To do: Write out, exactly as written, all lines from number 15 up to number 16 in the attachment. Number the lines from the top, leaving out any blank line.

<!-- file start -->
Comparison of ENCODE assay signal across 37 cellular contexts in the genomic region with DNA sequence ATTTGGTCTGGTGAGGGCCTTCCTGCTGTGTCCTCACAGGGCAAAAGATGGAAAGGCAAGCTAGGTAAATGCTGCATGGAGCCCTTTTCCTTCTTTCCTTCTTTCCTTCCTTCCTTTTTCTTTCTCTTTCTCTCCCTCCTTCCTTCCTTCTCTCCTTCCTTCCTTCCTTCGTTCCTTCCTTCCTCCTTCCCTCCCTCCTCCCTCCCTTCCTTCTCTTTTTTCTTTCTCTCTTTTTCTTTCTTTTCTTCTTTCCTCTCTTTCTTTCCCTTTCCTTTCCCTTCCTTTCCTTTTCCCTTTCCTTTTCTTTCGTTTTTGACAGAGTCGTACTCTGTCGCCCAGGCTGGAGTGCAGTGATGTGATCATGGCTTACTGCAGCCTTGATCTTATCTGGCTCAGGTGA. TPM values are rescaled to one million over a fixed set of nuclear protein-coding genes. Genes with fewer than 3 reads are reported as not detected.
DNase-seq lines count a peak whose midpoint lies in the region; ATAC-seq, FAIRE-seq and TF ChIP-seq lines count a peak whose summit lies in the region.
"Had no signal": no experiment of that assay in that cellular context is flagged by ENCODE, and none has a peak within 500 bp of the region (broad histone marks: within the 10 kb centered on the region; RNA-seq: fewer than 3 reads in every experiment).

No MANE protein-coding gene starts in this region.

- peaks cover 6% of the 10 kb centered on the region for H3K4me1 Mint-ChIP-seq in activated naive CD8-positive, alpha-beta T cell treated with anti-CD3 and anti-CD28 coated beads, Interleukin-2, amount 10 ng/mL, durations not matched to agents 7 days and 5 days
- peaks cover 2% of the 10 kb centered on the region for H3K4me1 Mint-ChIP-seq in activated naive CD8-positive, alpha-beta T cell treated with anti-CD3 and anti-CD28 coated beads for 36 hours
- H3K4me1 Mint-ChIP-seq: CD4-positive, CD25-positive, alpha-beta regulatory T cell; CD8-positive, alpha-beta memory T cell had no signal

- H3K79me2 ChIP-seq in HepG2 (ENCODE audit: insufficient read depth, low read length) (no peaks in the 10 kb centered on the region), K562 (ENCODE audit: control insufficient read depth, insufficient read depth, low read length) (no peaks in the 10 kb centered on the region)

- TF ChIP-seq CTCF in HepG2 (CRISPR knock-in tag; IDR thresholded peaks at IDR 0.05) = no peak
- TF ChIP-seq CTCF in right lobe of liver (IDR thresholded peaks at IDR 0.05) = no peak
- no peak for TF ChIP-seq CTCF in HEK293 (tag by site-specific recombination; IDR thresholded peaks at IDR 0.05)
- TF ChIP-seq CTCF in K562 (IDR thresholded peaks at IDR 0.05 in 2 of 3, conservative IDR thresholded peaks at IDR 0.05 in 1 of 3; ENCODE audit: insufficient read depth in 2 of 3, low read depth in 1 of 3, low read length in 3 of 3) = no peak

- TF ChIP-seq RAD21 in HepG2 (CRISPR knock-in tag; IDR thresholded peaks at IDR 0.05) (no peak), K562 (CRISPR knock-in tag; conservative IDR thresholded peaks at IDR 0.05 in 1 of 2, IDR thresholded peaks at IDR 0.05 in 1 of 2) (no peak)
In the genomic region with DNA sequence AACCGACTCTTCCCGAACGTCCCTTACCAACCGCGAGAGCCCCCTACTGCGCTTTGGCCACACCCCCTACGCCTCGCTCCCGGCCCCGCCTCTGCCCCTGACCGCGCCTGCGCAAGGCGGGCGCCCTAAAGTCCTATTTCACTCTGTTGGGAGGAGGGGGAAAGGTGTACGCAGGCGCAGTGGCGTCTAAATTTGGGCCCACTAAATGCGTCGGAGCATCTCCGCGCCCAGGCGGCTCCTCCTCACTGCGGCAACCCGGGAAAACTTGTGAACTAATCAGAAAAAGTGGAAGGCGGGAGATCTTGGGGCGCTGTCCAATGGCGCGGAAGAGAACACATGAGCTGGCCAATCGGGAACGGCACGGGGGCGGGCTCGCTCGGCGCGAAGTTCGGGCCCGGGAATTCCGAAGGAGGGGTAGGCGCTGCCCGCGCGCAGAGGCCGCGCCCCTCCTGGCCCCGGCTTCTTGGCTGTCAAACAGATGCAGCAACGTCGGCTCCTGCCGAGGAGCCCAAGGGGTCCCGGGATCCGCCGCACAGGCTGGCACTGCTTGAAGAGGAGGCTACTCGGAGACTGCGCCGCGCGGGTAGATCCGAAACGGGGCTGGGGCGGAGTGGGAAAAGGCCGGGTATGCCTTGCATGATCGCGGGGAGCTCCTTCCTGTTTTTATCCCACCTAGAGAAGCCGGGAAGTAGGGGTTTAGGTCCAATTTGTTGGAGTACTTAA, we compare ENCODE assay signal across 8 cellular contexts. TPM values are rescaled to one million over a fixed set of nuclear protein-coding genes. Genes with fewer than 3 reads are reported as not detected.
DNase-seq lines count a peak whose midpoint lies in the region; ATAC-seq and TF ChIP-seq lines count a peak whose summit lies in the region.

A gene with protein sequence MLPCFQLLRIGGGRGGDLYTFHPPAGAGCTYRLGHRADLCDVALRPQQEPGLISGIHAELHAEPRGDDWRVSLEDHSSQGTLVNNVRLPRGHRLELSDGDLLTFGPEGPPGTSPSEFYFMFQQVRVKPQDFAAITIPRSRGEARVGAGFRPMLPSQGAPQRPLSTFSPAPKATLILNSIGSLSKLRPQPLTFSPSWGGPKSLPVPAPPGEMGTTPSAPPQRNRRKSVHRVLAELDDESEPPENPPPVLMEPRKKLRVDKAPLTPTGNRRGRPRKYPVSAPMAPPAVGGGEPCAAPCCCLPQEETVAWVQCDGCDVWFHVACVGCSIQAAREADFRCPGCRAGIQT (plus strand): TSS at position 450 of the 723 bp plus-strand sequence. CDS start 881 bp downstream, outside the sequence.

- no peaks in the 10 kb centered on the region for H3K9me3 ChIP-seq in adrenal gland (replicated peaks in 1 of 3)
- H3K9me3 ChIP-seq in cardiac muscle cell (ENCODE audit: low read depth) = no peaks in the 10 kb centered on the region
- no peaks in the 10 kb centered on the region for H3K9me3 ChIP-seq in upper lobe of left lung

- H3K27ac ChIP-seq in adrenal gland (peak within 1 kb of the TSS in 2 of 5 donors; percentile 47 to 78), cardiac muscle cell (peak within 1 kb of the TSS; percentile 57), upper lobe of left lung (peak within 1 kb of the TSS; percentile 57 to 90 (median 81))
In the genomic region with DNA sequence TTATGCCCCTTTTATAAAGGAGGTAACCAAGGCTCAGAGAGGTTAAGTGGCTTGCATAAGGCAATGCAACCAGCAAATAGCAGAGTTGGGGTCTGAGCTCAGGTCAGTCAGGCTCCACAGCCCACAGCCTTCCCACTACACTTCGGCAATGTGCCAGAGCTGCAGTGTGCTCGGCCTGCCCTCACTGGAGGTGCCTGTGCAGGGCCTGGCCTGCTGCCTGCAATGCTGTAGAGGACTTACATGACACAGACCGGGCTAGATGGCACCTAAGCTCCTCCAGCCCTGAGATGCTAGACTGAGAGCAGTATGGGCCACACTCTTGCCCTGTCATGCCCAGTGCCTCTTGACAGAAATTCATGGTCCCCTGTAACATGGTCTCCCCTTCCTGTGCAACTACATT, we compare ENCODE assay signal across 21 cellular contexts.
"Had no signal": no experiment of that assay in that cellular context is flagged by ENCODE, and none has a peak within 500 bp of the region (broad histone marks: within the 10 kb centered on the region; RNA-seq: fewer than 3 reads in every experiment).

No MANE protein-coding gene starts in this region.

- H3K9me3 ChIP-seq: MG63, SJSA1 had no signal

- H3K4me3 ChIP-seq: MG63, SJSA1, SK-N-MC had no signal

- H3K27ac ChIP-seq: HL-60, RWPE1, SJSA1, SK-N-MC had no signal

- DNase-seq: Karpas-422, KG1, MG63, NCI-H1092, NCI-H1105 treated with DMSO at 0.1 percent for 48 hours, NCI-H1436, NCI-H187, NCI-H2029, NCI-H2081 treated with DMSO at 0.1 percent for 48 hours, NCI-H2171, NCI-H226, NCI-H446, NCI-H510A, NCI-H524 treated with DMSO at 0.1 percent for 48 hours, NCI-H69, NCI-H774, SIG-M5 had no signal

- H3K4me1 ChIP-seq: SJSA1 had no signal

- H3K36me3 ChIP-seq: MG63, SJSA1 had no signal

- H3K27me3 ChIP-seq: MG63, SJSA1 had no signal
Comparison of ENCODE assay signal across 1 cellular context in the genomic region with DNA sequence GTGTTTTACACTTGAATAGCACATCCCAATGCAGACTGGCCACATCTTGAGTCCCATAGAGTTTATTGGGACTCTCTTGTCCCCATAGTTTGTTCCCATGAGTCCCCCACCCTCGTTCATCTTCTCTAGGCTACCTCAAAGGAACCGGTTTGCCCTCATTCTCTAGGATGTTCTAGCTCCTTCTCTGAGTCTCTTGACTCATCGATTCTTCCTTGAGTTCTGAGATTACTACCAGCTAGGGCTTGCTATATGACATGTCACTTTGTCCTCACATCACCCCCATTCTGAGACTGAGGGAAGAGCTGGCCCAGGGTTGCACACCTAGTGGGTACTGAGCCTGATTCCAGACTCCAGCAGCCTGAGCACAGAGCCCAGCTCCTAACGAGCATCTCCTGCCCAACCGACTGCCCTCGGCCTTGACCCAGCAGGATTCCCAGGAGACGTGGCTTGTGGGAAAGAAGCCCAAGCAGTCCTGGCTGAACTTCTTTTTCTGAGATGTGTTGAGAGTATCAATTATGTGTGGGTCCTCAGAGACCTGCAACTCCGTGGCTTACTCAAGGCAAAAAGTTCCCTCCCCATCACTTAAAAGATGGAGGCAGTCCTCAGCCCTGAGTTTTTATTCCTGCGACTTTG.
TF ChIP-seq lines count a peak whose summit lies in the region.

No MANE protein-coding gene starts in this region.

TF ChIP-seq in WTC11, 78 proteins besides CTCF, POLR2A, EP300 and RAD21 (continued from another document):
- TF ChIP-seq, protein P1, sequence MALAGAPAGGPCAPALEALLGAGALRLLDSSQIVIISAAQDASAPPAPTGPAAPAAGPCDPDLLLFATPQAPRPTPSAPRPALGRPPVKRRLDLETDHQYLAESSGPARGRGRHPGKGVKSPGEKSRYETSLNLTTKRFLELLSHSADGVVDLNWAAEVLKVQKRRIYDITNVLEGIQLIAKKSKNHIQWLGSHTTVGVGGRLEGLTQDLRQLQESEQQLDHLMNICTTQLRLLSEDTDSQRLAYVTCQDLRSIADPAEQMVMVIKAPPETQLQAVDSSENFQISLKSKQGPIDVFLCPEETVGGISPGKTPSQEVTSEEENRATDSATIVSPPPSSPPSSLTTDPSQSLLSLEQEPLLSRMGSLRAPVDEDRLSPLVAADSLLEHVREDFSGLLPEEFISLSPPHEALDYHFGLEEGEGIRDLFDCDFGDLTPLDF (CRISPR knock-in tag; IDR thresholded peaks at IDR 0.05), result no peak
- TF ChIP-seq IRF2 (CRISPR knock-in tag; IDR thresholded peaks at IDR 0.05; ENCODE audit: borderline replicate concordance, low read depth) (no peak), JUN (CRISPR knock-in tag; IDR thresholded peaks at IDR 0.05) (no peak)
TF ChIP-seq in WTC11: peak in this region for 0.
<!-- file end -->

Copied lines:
DNase-seq lines count a peak whose midpoint lies in the region; ATAC-seq and TF ChIP-seq lines count a peak whose summit lies in the region.

A gene with protein sequence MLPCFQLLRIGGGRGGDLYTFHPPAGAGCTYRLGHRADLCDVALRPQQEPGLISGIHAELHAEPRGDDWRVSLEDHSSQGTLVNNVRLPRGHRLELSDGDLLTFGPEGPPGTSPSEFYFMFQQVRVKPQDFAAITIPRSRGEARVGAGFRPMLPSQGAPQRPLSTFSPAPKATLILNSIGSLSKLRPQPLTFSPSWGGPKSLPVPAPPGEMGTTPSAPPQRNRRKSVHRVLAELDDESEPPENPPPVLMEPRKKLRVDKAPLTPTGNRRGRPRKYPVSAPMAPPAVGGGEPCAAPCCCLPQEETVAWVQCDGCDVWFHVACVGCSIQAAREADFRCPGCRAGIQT (plus strand): TSS at position 450 of the 723 bp plus-strand sequence. CDS start 881 bp downstream, outside the sequence.